Two Provisions of Health Care Reform Recently Repealed

Over the last couple of weeks two separate provisions of the Health Care Reform Act (PPACA) have been repealed. 

On April 14, 2011, the first provision of the PPACA to be repealed was the onerous expansion of 1099 reporting. This provision would have made it mandatory for businesses to significantly expand their reporting of 1099s to any vendor they pay $600 or more for goods and services. As we reported in an earlier blog, this would have increased administrative costs for all businesses immensely.  The repeal of this provision was expected from the inception of the PPACA.

The second repealed provision, which came as a pleasant surprise, is the “free choice voucher” program. The repeal was finalized on April 15, 2011 as part of the Fiscal Year 2011 Spending Plan. The voucher provision would have required employers to offer “free choice vouchers” to employees who chose not to enroll in the employer’s health plan, and would be used to purchase health coverage through one of the state “Exchanges” created by the PPACA.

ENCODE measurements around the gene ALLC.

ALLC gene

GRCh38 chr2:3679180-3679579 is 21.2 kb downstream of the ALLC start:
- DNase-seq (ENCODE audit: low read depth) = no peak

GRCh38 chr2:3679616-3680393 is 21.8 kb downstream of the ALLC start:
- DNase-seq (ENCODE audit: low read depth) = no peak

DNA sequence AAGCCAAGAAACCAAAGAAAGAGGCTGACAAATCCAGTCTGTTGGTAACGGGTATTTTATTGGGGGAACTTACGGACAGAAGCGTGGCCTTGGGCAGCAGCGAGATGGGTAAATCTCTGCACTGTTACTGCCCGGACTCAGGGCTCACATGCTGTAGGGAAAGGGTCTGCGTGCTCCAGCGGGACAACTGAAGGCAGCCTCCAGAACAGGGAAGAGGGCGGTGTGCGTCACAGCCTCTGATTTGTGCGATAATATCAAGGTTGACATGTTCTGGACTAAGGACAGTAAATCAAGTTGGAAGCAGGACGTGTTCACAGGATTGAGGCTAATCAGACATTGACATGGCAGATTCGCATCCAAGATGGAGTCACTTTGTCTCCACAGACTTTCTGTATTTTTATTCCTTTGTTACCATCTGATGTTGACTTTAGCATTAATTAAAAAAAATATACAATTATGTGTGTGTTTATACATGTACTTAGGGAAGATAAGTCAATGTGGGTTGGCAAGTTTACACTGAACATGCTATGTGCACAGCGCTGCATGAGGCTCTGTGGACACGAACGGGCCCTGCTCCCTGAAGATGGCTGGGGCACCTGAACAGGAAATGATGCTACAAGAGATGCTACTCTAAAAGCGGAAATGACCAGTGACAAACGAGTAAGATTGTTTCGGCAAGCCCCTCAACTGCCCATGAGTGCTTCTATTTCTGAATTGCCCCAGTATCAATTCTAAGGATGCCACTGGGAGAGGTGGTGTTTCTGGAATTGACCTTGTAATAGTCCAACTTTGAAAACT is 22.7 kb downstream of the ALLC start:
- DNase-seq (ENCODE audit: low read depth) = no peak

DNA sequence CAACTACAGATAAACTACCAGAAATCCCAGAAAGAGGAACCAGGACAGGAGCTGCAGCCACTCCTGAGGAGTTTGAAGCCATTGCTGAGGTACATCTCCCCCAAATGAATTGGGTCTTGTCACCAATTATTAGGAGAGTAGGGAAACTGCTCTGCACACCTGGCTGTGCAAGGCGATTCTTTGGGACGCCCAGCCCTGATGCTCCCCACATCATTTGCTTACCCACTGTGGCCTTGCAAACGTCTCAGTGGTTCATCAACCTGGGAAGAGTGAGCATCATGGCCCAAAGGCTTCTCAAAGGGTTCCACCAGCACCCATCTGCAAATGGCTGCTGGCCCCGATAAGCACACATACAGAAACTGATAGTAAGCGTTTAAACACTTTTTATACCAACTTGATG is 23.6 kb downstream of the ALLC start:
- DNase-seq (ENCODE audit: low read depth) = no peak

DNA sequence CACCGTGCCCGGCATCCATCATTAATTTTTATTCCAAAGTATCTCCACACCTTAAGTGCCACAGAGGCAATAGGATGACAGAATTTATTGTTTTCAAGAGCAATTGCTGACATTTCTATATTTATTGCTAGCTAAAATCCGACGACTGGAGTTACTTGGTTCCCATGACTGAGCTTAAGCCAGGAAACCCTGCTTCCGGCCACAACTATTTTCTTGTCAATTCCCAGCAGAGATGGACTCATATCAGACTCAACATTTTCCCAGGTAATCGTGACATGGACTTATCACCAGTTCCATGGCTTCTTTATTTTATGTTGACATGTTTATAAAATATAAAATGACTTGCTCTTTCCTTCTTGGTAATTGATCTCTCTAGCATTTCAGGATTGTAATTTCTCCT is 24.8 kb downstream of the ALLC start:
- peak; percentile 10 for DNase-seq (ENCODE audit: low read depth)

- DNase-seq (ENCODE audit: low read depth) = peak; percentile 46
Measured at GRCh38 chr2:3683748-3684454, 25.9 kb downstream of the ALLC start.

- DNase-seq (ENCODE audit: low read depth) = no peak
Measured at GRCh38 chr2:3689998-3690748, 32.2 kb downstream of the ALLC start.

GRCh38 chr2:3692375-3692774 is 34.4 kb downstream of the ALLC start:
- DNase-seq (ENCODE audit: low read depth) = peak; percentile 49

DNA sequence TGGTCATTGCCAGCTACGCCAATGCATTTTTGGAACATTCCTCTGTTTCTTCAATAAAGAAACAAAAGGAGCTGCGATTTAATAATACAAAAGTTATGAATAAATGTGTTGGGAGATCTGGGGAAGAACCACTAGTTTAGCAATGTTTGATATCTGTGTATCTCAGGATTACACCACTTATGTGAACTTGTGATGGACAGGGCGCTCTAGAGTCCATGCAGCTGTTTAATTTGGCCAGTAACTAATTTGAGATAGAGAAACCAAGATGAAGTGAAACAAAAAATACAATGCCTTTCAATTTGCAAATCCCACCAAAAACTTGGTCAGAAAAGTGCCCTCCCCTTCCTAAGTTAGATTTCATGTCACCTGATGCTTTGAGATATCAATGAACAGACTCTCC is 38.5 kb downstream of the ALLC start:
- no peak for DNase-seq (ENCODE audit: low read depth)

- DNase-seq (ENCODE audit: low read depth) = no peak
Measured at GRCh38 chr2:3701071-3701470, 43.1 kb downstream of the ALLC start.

Employer groups argued that vouchers would contribute to “adverse selection” to their group health plans. They explained that vouchers could encourage healthy employees to waive coverage under the group plan in favor of purchasing cheaper coverage through an Exchange. The remaining employees in the group plan would be less healthy or be in a classification, such as age, that would cause the premium cost of the group plan to increase. Additional concerns were voiced by employers over the increased burden and cost to administer the free choice vouchers. The vouchers were to be given only to employees with household income below 400% of the federal poverty level and whose required contribution for the group coverage would have been between 8% and 9.8% of their total household income.